The Perfect Golf Swing: Quiet Hips

Updated on March 29, 2019
Pay special attention to Tiger's hips...did they fly open?  Or did he keep them quiet and stationary?
Pay special attention to Tiger's hips...did they fly open? Or did he keep them quiet and stationary?

Achieving the Perfect Swing

Believe me when I say that there is no tip, pointer, or one-page article that can give you the perfect swing or tell you how to get one. Mastering the perfect swing means nailing down many different components one by one—and then putting them all together in harmony to send your ball its farthest and straightest.

One component of the perfect swing is quiet hips on the backswing.

Your hips—the core pillar of your body—are the ultimate source of power and body control in your swing. How you use them will have an enormous impact on the overall result of your swing.

The secret: Keep the hips quiet and minimize motion in the lower half of your body during the backswing.

Take a look at the picture of Tiger Woods. Even at the very end of his backswing, his hips are largely in the same position they were in before he began.

Keeping your hips closed and minimizing their movement during the backswing will prevent the awkward motion throughout the rest of your body that, in general, will send your ball slicing away from you.

The problem with overactive hips during the backswing is that it makes it incredibly difficult to bring your body back into line for the all-important point of impact—when your clubhead reaches the ball. Opening your hips forces your weight to your front foot. If your weight is focused primarily on the front foot, you will have to shift your weight back, and then forward again in order to drive properly through the ball. Most likely, your body will end up way ahead of your hands, dragging your clubhead behind you and either slicing ball to the right or grounding it and sending it hopping down the fairway (or worse).

Moreover, opening your hips—and subsequently shifting your weight—causes your head, shoulders, and spine to move out of alignment with the ball. Getting them back to the correct position once your swing has begun is next to impossible. That shot is doomed to go anywhere but where you want it.

Keeping your hips in position during the backswing will also allow for longer, straighter drives and fairway shots. Proper hip control allows you to explode through the ball at the point of impact with your entire body on the downswing.

Think of your hips like a gun, waiting to go off simultaneously with the upper half of your body. Your backswing should allow for just the tiniest cock of the hammer (your hips) before your arms, shoulders, and hands fire forward through the ball in unison.

To practice this, use a piece of tape to fashion a straight line on the ground in front of you. Straddle the line with your nose directly over it, and practice bringing your clubhead back in a smooth, easy motion. Is your nose still directly over the line? If it's not, it's likely that you've allowed the unnecessary movement in your hips to throw your upper body—and ultimately your head at the top—out of alignment. Try again, but this time, be sure to keep those hips quiet.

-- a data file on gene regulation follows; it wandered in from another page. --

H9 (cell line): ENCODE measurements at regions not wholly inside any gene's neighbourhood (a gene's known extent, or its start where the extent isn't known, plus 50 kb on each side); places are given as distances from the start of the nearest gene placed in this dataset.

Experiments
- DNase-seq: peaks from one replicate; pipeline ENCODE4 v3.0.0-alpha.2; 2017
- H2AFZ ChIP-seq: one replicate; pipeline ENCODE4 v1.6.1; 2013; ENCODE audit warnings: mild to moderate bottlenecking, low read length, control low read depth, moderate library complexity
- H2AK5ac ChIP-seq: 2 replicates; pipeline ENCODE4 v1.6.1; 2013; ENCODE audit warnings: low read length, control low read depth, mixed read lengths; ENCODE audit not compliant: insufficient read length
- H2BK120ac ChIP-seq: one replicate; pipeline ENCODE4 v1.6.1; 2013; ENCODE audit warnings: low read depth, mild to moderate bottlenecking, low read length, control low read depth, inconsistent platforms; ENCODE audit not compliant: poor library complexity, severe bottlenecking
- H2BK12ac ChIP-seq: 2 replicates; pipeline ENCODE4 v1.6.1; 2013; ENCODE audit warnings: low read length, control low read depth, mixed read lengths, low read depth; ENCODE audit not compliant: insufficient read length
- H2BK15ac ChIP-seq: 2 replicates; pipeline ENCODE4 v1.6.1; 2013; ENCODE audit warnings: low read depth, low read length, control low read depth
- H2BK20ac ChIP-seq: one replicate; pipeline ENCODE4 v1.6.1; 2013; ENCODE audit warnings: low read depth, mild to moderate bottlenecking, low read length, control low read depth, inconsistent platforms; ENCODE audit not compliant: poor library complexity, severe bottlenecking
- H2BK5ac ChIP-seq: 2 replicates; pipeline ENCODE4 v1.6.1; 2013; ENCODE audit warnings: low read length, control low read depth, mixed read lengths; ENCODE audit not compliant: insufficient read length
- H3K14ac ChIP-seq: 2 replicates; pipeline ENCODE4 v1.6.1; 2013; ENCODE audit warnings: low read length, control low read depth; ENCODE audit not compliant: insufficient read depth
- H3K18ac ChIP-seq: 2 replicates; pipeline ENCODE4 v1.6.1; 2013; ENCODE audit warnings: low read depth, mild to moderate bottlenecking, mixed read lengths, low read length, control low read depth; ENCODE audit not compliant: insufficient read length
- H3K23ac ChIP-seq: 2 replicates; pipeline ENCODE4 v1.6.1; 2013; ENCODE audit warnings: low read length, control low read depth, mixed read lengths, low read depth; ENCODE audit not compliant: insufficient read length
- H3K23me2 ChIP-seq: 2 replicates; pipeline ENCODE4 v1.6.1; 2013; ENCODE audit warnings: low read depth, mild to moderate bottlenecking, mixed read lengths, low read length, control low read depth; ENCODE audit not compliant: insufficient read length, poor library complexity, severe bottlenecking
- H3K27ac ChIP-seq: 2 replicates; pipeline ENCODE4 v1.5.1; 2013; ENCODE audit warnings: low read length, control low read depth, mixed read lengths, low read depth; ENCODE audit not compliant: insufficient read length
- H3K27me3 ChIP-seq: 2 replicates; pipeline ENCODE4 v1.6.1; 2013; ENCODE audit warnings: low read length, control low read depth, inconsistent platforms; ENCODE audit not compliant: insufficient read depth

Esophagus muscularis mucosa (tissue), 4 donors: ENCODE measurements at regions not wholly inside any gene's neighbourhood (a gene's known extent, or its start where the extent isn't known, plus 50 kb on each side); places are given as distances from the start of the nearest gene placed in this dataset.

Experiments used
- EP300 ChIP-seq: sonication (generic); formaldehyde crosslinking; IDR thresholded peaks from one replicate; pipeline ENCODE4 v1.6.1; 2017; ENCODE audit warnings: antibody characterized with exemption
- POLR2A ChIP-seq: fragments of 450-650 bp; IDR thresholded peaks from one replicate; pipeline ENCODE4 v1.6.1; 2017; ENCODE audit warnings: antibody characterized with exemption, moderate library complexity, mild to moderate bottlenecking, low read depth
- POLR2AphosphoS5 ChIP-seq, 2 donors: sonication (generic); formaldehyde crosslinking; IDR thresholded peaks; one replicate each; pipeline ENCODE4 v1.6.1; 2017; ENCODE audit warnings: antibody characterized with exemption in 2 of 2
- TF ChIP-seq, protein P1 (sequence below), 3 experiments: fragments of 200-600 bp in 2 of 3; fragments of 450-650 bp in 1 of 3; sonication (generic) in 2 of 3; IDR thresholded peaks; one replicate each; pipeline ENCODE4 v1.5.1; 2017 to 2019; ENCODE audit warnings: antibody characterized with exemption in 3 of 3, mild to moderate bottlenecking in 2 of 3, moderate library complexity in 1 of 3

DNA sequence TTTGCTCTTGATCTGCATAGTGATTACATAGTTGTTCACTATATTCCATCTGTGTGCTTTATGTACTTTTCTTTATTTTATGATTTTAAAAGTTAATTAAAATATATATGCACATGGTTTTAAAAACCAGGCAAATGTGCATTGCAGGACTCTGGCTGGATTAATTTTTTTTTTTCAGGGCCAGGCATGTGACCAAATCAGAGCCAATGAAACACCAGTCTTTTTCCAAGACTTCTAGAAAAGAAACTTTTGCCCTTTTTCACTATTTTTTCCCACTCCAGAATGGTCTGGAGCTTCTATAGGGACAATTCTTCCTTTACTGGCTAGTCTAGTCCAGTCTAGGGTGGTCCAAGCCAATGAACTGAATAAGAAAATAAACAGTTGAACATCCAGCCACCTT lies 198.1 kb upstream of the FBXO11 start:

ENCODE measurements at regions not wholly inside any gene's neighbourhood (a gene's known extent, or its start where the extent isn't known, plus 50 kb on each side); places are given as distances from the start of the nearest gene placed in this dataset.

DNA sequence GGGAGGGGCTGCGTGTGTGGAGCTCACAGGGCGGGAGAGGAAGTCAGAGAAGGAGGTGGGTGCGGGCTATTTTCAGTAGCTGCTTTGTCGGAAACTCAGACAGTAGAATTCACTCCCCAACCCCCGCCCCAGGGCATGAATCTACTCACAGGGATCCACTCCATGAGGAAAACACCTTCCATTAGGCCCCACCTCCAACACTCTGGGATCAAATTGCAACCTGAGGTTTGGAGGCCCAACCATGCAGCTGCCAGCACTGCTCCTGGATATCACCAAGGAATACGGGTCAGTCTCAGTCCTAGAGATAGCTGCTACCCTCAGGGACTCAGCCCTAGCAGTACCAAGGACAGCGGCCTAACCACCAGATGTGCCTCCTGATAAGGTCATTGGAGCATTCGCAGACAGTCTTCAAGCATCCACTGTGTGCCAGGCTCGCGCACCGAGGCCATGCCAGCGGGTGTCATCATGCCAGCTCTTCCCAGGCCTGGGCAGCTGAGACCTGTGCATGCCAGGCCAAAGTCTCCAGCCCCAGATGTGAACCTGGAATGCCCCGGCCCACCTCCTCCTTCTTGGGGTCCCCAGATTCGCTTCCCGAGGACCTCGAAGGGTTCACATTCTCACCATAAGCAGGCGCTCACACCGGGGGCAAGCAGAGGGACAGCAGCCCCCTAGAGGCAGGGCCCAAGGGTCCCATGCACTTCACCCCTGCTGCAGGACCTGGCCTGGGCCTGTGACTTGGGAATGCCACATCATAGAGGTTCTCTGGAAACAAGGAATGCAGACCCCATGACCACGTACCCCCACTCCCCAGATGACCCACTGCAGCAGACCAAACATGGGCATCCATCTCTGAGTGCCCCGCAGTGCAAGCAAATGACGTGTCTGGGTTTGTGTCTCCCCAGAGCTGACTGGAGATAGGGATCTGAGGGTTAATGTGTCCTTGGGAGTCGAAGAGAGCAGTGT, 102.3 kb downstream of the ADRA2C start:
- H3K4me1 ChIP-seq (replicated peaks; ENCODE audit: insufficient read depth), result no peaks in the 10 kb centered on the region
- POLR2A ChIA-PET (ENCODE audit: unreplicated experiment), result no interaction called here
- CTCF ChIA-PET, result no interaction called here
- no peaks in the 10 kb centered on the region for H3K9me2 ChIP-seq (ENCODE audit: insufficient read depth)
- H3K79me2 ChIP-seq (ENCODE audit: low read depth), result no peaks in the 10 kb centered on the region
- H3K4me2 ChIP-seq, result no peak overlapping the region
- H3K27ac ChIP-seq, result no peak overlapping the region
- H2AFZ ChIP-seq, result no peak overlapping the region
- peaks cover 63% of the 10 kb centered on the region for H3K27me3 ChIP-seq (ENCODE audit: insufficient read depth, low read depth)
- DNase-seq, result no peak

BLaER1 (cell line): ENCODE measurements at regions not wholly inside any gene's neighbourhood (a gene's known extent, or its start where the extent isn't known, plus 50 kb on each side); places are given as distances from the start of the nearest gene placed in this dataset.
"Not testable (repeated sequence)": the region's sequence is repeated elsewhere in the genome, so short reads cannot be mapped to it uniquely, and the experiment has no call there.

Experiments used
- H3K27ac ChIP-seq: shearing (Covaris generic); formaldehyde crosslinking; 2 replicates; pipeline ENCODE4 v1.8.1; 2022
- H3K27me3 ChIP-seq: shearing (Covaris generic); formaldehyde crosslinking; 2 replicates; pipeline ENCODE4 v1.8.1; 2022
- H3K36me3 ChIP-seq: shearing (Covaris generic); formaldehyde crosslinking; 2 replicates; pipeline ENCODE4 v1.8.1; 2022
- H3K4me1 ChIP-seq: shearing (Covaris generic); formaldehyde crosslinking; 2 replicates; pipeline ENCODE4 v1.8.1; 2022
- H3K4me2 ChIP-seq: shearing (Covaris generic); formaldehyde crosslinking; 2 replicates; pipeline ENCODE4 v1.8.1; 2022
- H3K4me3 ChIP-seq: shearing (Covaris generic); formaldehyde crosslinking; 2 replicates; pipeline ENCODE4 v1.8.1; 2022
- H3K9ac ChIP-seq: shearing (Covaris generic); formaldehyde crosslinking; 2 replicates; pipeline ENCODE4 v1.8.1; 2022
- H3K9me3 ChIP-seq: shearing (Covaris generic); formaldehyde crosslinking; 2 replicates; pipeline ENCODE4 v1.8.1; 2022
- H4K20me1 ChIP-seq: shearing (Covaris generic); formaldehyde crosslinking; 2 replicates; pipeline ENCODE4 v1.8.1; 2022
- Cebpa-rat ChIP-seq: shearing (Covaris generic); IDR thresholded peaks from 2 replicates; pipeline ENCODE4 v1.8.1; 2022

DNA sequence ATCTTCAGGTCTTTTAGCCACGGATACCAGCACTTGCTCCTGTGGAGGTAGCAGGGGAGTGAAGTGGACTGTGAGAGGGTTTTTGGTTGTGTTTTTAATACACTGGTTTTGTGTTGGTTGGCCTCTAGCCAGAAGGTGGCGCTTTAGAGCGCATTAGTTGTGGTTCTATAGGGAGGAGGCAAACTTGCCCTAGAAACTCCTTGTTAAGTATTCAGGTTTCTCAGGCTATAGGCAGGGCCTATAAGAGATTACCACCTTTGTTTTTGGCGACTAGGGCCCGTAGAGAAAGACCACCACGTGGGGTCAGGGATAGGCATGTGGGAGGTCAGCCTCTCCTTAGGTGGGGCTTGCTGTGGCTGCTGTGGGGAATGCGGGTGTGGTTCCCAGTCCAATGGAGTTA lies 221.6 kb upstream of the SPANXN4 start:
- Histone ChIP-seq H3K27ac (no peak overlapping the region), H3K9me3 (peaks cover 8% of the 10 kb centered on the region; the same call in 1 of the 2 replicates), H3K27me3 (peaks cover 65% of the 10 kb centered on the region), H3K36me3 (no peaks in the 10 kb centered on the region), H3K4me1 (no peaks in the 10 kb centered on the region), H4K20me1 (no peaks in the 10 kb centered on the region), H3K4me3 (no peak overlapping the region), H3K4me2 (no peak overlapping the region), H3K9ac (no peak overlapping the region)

The result should be that your nose remains exactly where it was at address—when you stood before the ball ready to begin your backswing—which means that you're ready to begin your downswing.

Questions & Answers


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      • profile image

        Ray Vomacka 

        2 months ago

        Great article. Worked for me.

      • Pure Chiropractic profile image

        Pure Chiropractic 

        9 years ago from Nanaimo

        Great hub. But for those with lower spine issues, they may been to bring in hip movement to minimise torsion of that region.

      • profile image

        nick cercone 

        9 years ago

        GOOD article. Quite by accident I started keeping my hips as quiet as possible on all shots with amazing simply confirmed this action..Thanks

      • profile image


        9 years ago

        Great advice. I was actually working on this today with a friend of mine. He said the same thing about me. That I had to much movement in my lower body. He had me to squat a little more, squeeze my knees in like I was holding a big rubber ball between them and keep my hips square to the ball on my backswing. It was like coiling a spring and then releasing the stored energy. I hit the ball straighter and farther. It also helped me alleviate the common problem of getting to deep with my backswing and not getting back in the proper position causing me to bring my right shoulder over the top and bringing the club outside in instead of inside out..... Try It.

      • profile image


        10 years ago

        Good advice, I'm teaching my son how to play golf, this will help. Cheers!

      • profile image


        11 years ago

        It looks to me like Tiger's hips have rotated about 30 degrees in the photo.

      • profile image

        Trevor Taylor 

        11 years ago

        Nice page, but then again I love this product!!

      • Mark Pearson profile image

        Mark Pearson 

        11 years ago from UK

        Excellent technial advice


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